# A surprising dilogarithm integral identity arising from a generalised point enclosure problem

What is the probability that three points selected uniformly randomly on the unit circle contain a fixed point at distance $x$ from the circle's centre?

I answered that question with a geometric derivation of the following double integral for the desired probability: $$P(x)=\frac14-\frac3{\pi^3}\int_0^\pi\int_0^a\left(\sin^{-1}\frac{x\sin b}{\sqrt{1+x^2-2x\cos b}}-\sin^{-1}\frac{x\sin a}{\sqrt{1+x^2-2x\cos a}}\right)\,db\,da$$ Below this equation I claimed:

Trying to find a closed-form expression for this is neither simple nor enlightening.

I did give an approximation to $P(x)$ and showed that it had an error of no more than around 0.004 via matplotlib. (In the graphs below, the pole refers to the fixed point.) $$P(x)\approx\frac{(1-x^2)^{2/3}}4$$

But the relative size of the error irritated me – I had tried more complicated approximations, with only marginal improvements. Then I got the idea of using Taylor series for a better approximation – $P(x)$ is only defined on $[0,1]$, within the radius of convergence for many Taylor series.

So I set to work, using SymPy to compute the Maclaurin (Taylor at $x=0$) series of $P(x)$. After half an hour I got the following: $$P(x)=\frac14-\frac{3x^2}{2\pi^2}-\frac{3x^4}{8\pi^2}-\frac{x^6}{6\pi^2}-\frac{3x^8}{32\pi^2}-\frac{3x^{10}}{50\pi^2}+\mathcal O(x^{12})$$ I realised that

• the initial term and the factors of $\frac3{\pi^2}$ in subsequent terms were echoes of their presence in the expression for $P(x)$, so could be factored out
• computing the $x^{12}$ term would take forever in this form, so I split the integrand into four parts using the logarithmic version of $\sin^{-1}$: $$\int_0^\pi\int_0^a\left(\sin^{-1}\frac{x\sin b}{\sqrt{1+x^2-2x\cos b}}-\sin^{-1}\frac{x\sin a}{\sqrt{1+x^2-2x\cos a}}\right)\,db\,da=\\ i\left(\int_0^\pi\int_0^a\ln(xe^{ib}-1)\,db\,da-\frac12\int_0^\pi\int_0^a\ln(1+x^2-2x\cos b)\,db\,da\\ -\int_0^\pi\int_0^a\ln(xe^{ia}-1)\,db\,da+\frac12\int_0^\pi\int_0^a\ln(1+x^2-2x\cos a)\,db\,da\right)\tag1$$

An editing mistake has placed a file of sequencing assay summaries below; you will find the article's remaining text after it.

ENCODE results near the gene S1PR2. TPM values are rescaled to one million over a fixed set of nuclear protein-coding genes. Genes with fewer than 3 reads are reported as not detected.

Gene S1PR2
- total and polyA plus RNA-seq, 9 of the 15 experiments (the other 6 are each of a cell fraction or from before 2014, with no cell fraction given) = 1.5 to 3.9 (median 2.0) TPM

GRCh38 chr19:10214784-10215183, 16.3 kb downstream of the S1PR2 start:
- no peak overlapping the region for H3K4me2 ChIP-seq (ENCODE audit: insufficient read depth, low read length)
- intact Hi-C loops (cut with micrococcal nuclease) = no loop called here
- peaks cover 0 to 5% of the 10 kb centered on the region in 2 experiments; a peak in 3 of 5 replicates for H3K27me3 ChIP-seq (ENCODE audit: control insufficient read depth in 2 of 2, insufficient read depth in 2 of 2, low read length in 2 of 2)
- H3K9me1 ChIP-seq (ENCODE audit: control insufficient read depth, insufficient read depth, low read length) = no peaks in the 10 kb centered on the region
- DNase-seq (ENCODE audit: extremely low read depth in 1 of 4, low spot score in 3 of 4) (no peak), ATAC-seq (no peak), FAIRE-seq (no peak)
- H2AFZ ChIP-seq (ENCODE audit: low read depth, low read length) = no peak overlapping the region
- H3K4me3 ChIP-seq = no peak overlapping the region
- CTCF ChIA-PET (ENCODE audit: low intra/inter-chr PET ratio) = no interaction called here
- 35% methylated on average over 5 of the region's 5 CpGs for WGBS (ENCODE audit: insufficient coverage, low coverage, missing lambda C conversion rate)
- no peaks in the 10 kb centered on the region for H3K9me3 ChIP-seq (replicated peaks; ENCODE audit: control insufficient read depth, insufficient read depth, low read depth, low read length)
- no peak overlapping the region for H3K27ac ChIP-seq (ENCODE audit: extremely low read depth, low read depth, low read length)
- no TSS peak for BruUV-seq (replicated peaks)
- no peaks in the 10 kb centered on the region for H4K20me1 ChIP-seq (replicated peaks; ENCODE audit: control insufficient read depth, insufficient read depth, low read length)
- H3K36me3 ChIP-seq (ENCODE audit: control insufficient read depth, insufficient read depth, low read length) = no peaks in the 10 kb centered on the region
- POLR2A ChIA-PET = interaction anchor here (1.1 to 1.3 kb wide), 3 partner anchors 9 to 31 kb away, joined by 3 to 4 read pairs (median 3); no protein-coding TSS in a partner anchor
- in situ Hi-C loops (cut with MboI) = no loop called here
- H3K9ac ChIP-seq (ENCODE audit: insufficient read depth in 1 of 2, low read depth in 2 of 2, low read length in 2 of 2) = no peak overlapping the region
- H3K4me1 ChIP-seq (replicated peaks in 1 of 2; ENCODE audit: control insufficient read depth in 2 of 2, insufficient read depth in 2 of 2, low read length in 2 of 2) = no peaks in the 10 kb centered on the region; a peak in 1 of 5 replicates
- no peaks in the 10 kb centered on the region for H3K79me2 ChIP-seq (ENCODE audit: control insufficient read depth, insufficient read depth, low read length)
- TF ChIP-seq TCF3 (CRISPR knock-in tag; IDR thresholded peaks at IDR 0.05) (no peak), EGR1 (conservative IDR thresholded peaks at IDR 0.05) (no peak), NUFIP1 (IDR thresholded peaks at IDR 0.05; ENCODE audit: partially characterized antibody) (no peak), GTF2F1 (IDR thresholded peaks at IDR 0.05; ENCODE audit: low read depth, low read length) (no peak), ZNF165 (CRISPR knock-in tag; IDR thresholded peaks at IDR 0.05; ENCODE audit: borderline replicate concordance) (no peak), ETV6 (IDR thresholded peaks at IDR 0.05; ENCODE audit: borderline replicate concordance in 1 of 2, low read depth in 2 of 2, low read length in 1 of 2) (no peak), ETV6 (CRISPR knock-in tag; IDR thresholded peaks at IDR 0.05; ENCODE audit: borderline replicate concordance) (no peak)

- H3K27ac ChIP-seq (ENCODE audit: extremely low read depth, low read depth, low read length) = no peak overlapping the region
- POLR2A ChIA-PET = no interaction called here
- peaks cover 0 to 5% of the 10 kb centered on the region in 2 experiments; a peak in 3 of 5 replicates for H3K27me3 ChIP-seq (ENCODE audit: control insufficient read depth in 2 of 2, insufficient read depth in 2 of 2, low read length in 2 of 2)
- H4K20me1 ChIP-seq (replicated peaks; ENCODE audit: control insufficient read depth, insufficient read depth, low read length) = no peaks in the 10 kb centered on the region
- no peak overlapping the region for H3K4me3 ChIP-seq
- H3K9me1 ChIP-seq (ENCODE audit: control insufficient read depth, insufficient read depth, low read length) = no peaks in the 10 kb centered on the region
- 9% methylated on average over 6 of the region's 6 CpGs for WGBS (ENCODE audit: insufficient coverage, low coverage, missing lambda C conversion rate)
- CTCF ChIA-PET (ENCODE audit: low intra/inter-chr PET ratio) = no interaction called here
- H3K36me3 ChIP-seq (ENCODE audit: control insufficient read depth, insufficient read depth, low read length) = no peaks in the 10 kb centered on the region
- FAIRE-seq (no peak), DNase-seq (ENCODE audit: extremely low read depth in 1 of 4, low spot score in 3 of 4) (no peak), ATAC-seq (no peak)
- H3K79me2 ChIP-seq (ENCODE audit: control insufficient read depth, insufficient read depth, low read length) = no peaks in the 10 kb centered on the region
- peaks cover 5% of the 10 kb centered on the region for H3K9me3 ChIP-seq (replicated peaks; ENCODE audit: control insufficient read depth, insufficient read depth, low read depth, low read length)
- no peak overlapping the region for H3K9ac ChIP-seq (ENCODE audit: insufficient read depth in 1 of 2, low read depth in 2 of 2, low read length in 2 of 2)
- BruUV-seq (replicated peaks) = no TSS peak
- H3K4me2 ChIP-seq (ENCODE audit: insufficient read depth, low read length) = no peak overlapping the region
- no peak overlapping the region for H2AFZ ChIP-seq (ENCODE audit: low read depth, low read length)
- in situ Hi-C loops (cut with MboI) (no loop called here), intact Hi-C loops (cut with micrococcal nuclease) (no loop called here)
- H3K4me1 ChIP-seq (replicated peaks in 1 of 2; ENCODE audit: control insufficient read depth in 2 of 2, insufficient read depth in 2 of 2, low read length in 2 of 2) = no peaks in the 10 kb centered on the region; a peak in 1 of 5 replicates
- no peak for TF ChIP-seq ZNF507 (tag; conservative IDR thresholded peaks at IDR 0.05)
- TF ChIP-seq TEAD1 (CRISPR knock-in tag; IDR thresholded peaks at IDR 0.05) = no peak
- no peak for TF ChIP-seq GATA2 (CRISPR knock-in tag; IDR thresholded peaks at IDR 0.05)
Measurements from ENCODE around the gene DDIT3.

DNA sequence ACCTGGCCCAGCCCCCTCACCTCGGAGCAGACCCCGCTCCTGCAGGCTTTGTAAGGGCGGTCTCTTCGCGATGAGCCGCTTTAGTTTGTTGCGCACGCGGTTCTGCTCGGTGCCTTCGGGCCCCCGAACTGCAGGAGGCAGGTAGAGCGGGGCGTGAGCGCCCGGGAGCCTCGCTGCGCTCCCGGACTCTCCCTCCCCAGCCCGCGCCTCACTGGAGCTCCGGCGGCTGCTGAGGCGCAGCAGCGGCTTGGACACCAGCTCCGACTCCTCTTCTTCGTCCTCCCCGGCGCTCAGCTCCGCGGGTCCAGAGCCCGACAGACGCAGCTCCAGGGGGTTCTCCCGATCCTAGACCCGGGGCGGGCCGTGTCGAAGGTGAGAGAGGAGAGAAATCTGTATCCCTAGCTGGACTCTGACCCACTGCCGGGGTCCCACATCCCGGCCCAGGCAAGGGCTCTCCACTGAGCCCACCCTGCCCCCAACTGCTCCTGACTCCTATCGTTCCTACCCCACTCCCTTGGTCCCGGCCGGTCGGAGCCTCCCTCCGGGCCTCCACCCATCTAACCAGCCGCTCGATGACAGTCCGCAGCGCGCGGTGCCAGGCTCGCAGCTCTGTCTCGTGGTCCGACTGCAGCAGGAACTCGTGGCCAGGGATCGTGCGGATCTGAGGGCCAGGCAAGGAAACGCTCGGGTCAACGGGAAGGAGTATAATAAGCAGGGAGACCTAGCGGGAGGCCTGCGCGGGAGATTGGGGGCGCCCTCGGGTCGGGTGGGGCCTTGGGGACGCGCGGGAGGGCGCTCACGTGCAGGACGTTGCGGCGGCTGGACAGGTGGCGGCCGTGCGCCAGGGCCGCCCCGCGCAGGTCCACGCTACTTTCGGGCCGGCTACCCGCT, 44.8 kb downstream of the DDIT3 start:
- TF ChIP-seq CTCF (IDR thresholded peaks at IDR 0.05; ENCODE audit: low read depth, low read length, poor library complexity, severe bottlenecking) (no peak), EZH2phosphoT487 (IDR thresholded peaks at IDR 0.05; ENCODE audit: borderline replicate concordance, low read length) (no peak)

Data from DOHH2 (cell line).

With that, I computed the $x^{12}$ term: $$P(x)=\frac14-\frac3{\pi^2}\left(\frac{x^2}2+\frac{x^4}8+\frac{x^6}{18}+\frac{x^8}{32}+\frac{x^{10}}{50}+\frac{x^{12}}{72}+\mathcal O(x^{14})\right)$$ All the powers were even and had unit fraction coefficients after factoring $\frac3{\pi^2}$ out. I then put the sequence $2,8,18,32,50,72$ into the OEIS and got a surprise… these are twice squares!

Therefore I could write $$P(x)=\frac14-\frac3{\pi^2}\sum_{n=1}^\infty\frac{x^{2n}}{2n^2}$$ Thus was revealed the series expansion of the dilogarithm, the simplest expression for $P(x)$ and perhaps the most elegant equation I have encountered: $$\bbox[5px,border:1px solid black]{P(x)=\frac14-\frac3{2\pi^2}\operatorname{Li}_2(x^2)}$$ I confirmed the correctness of this expression by comparing its values to my precomputed samples of $P(x)$, finding nothing but round-off error in the latter: